It is known in the prior art to utilize a self-regulating temperature source which when energized by a constant amplitude, high frequency alternating current passing therethrough, generates thermal energy and achieves a resulting constant temperature. Such a temperature can be selected to be just higher than the ideal temperature at which solder melts. The self-regulating temperature source is disclosed in U.S. Pat. Nos. 4,256,945; 4,623,401; 4,659,912; 4,695,713; 4,701,587; 4,717,814; 4,745,264 and European Pat. Publication No. 0241,597, which are expressly incorporated herein by reference. The self-regulating temperature source employs a substrate of copper or copper alloy or other conductive material of low electrical resistivity, negliqible magnetic permeability and high thermal conductivity; deposited on one surface thereof is a thin layer of thermally conductive magnetic material such as iron, nickel or a nickel-iron alloy having a much higher electrical resistance and magnetic permeability than the substrate material.
When a radio frequency current for example is passed through such a two-layer structure, the current initially is concentrated in the thin high resistance magnetic material layer which causes heating; when the temperature in the magnetic material layer reaches its Curie temperature, it is known that the magnetic permeability of the layer decreases dramatically; the current density profile then expands into the non-magnetic substrate of low resistivity. The thermal energy is then transmitted by conduction to adjacent structure such as wires and solder, which act as thermal sinks; since the temperature at thermal sink locations does not rise to the magnetic material's Curie temperature as quickly as at non-sink locations, the current remains concentrated in those portions of the magnetic material layer adjacent the thermal sink locations and is distributed in the low resistance substrate at non-sink locations. It is known that for a given frequency the self-regulating temperature source achieves and maintains a certain maximum temperature dependent on the particular magnetic material.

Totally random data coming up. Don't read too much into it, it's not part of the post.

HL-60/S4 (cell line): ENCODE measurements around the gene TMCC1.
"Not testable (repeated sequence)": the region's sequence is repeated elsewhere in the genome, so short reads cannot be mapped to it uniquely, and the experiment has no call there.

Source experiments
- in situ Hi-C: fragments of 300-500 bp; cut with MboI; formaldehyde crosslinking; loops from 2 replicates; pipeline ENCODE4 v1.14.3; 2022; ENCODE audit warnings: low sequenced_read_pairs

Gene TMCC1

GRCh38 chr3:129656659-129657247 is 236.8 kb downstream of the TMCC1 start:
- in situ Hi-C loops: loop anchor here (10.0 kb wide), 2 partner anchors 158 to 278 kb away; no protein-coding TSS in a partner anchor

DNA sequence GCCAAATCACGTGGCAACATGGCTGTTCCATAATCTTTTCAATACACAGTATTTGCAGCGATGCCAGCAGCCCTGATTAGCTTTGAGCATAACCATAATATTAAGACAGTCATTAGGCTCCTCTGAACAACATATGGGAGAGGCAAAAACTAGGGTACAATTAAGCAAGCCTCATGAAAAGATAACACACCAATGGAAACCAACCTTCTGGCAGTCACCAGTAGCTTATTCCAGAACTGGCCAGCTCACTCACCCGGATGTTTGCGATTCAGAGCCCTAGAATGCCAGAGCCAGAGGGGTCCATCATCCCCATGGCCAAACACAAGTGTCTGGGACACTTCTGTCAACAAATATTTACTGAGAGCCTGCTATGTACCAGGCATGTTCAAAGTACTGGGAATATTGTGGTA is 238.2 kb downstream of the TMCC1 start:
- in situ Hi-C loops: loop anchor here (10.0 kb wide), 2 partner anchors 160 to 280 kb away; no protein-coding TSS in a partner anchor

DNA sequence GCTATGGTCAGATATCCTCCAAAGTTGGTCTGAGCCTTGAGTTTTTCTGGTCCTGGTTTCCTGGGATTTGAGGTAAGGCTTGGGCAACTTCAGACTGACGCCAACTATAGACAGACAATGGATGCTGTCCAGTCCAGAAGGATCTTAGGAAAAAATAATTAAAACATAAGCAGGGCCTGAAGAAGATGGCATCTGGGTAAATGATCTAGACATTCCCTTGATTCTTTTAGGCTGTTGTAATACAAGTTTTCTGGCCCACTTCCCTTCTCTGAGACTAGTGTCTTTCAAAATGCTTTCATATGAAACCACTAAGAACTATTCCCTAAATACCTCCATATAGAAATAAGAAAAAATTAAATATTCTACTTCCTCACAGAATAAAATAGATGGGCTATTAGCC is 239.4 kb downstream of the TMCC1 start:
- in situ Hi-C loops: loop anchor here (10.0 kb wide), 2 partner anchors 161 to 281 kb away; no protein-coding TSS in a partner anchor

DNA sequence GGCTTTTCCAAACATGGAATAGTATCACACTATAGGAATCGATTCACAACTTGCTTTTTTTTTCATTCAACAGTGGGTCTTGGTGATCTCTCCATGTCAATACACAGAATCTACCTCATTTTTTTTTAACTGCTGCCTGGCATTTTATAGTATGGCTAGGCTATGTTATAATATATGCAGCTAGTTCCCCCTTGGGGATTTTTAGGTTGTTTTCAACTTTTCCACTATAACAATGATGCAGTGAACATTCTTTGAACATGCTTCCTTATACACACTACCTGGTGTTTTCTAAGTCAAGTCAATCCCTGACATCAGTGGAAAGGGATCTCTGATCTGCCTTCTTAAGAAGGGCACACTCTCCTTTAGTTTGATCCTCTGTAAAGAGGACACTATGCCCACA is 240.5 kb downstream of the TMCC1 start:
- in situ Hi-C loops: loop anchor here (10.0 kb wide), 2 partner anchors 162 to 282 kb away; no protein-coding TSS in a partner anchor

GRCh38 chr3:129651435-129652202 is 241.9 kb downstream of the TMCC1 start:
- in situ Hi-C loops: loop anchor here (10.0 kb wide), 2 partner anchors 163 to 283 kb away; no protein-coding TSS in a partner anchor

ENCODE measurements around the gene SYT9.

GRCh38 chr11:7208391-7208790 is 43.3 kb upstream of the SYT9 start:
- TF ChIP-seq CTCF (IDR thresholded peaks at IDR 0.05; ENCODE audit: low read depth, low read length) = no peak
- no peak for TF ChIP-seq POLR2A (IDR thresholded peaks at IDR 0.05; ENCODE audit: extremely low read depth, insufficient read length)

The conductive substrate can be copper having a magnetic permeability of about one and a resistivity of about 1.72 micro-ohms per centimeter. The magnetic material may be for example a clad coating of nickel-iron alloy such as Alloy No 42 (forty-two percent nickel, fifty-eight percent iron) or Alloy No. 42-6 (forty-two percent nickel, fifty-two percent iron, six percent chromium). Typical magnetic permeabilities for the magnetic layer range from fifty to about one thousand, and electrical resistivities normally range from twenty to ninety micro-ohms per centimeter as compared to 1.72 for copper; the magnetic material layer can have a Curie temperature selected to be from the range of between 200° C. to 500° C. The thickness of the magnetic material layer is typically one skin depth; the skin depth is proportional to the square root of the resistivity of the magnetic material, and is inversely proportional to the square root of the product of the magnetic permeability of the magnetic material and the frequency of the alternating current passing through the two-layer structure.
The present invention employs self-regulating temperature source technology to terminate a conductor such as a wire to a respective terminal of an electrical connector. A terminal subassembly is formed by placing a plurality of terminals in a dielectric housing, such as by molding dielectric material around body sections of the terminals, and contact sections of the terminals are exposed along a mating face of the housing for eventual mating with corresponding contact sections of another connector. Termination sections of the terminals extend rearwardly from the housing to be terminated to individual conductor wires, and comprise preferably shallow channels. The terminals may be made of a copper alloy such as brass, phosphor bronze or beryllium copper for example. On the outwardly facing surface of the termination section is secured intimately thereto a thin layer of foil at least including an outwardly facing layer of magnetic material having high electrical resistance and high magnetic permeability; the presence of such a thin magnetic layer converts the termination section into an individual self-regulating temperature source integral with the terminal.
The thin layer of foil is formed to have an appropriate outline and shape and which is then soldered to the solder tail on the outer surface thereof. The solder tail may previously have been completely coated with tin-antimony or tin-lead solder. The solder-coated solder tail is then placed in an apparatus having tooling which holds the foil against the solder-coated outer surface and simultaneously heats the foil against the solder-coated solder tail outer surface until the solder melts, and the tooling is then removed from the solder tail to which the foil is now joined when the solder material solidifies. The tooling may also shear the shape of the foil from a sheet thereof in a step which then urges the foil shape against the solder tail in a manner which forces the foil shape to conform to the solder tail surface. The surface of the foil to become the outwardly facing surface of the solder tail contains the magnetic material and may be coated with a solder resist material to facilitate the eventual wire termination process